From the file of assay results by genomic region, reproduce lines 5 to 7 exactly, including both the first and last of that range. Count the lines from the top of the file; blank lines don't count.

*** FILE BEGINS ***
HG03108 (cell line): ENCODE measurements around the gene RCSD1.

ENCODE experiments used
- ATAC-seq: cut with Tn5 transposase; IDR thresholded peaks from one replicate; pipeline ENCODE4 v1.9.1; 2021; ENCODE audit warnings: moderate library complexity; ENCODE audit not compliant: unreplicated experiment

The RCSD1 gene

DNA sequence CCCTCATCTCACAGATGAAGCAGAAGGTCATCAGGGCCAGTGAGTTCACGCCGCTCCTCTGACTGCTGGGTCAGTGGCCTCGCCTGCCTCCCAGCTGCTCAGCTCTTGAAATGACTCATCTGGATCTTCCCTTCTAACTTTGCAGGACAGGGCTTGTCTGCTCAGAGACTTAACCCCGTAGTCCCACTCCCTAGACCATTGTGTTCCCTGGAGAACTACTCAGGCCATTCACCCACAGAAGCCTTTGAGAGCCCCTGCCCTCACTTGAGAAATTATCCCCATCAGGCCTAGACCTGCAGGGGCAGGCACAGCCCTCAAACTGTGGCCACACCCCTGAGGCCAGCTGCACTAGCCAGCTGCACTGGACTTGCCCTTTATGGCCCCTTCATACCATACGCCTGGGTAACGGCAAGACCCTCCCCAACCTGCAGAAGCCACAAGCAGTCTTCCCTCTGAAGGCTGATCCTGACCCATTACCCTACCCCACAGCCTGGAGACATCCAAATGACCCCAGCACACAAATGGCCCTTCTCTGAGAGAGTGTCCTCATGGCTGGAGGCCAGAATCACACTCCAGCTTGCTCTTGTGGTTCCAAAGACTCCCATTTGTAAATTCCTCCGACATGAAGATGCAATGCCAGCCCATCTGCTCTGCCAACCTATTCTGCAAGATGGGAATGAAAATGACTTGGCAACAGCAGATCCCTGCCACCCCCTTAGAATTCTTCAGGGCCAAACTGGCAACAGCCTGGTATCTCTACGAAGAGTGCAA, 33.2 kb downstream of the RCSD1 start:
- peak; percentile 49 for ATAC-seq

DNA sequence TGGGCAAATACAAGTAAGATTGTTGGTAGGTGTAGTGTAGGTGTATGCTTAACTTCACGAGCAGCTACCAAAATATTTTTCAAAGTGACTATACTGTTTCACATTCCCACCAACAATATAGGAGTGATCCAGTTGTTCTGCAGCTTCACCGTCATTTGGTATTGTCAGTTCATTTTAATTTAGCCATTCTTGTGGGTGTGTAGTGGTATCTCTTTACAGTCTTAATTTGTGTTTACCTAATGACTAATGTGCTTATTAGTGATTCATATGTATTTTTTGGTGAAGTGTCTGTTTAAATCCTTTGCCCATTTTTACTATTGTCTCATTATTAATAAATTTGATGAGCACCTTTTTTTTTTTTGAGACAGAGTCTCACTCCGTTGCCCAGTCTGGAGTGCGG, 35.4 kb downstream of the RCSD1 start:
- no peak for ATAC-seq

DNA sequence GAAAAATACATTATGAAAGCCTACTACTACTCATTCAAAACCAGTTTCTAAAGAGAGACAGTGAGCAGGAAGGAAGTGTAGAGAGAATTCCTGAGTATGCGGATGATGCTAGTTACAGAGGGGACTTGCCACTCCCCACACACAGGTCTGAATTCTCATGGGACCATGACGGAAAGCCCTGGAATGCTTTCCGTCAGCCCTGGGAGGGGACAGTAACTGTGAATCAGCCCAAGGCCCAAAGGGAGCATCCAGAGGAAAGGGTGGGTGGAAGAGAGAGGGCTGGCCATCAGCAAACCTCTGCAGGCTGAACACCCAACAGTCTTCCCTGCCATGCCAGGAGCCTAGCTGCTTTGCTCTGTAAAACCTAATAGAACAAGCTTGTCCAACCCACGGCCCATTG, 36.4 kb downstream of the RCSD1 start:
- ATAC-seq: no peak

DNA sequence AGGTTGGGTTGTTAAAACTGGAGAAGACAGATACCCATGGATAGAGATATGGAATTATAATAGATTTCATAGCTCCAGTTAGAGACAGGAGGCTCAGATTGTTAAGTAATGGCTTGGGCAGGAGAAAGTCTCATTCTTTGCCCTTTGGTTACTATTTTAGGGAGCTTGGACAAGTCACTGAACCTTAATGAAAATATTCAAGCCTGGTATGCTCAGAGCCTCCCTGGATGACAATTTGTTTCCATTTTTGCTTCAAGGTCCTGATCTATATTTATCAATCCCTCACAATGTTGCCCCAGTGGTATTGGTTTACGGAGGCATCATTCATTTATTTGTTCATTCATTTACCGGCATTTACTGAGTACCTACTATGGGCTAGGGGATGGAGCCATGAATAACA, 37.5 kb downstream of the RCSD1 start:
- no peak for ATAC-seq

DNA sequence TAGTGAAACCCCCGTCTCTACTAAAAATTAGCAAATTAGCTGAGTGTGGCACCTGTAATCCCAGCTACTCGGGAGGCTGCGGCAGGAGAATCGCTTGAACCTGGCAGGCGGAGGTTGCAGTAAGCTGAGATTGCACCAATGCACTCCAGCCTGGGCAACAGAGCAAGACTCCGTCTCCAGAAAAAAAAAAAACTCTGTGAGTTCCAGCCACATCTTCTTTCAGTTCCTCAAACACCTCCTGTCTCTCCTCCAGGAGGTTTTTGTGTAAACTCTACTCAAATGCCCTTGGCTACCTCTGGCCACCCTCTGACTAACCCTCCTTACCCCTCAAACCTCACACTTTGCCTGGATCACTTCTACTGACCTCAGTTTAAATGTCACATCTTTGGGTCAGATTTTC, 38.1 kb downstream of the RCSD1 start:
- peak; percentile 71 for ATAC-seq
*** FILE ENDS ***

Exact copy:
DNA sequence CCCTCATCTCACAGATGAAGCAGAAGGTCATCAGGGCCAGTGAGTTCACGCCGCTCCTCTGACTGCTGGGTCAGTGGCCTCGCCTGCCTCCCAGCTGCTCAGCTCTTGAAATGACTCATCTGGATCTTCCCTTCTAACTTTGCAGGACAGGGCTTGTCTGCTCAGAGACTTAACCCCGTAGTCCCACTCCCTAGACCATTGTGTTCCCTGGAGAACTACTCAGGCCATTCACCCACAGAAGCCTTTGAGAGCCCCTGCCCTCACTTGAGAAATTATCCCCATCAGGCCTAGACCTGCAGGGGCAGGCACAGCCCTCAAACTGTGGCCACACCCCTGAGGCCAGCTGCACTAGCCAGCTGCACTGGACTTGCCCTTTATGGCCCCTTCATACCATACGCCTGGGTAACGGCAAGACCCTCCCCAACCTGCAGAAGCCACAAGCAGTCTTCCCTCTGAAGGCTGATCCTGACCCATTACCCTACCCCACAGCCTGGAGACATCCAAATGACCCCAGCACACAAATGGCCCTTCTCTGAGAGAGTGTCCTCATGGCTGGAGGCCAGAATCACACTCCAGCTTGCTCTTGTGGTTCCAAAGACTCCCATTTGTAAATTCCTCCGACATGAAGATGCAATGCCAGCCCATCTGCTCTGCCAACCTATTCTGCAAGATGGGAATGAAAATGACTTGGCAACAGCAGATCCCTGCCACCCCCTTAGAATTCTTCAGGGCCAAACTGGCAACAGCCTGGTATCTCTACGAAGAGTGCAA, 33.2 kb downstream of the RCSD1 start:
- peak; percentile 49 for ATAC-seq

DNA sequence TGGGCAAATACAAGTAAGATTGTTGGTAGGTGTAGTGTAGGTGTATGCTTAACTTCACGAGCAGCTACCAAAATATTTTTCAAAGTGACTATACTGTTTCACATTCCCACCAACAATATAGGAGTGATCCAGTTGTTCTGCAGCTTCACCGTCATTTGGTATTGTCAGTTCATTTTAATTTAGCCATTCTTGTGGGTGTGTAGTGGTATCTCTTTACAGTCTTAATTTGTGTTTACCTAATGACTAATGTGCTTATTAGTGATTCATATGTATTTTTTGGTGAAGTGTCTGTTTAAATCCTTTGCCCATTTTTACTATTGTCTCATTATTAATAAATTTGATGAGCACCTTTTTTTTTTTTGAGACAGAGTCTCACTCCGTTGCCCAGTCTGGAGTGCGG, 35.4 kb downstream of the RCSD1 start: